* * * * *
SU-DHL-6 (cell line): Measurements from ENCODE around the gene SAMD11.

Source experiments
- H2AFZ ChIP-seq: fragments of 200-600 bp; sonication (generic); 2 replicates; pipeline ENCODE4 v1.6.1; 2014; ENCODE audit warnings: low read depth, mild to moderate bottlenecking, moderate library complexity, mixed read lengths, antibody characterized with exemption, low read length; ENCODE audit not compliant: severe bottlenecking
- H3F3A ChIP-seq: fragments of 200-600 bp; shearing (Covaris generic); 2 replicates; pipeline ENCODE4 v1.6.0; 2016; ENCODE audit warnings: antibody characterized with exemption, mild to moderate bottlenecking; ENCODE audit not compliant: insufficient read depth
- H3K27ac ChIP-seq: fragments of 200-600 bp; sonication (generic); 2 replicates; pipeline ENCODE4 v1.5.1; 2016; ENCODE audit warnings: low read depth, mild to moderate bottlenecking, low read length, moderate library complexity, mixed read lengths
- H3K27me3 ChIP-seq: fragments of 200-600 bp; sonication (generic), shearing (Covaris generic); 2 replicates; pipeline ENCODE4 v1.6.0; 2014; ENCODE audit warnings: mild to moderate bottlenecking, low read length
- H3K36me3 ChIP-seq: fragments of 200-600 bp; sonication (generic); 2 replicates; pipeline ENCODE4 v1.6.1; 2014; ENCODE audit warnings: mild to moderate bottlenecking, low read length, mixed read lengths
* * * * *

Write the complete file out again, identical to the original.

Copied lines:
SU-DHL-6 (cell line): Measurements from ENCODE around the gene SAMD11.

Source experiments
- H2AFZ ChIP-seq: fragments of 200-600 bp; sonication (generic); 2 replicates; pipeline ENCODE4 v1.6.1; 2014; ENCODE audit warnings: low read depth, mild to moderate bottlenecking, moderate library complexity, mixed read lengths, antibody characterized with exemption, low read length; ENCODE audit not compliant: severe bottlenecking
- H3F3A ChIP-seq: fragments of 200-600 bp; shearing (Covaris generic); 2 replicates; pipeline ENCODE4 v1.6.0; 2016; ENCODE audit warnings: antibody characterized with exemption, mild to moderate bottlenecking; ENCODE audit not compliant: insufficient read depth
- H3K27ac ChIP-seq: fragments of 200-600 bp; sonication (generic); 2 replicates; pipeline ENCODE4 v1.5.1; 2016; ENCODE audit warnings: low read depth, mild to moderate bottlenecking, low read length, moderate library complexity, mixed read lengths
- H3K27me3 ChIP-seq: fragments of 200-600 bp; sonication (generic), shearing (Covaris generic); 2 replicates; pipeline ENCODE4 v1.6.0; 2014; ENCODE audit warnings: mild to moderate bottlenecking, low read length
- H3K36me3 ChIP-seq: fragments of 200-600 bp; sonication (generic); 2 replicates; pipeline ENCODE4 v1.6.1; 2014; ENCODE audit warnings: mild to moderate bottlenecking, low read length, mixed read lengths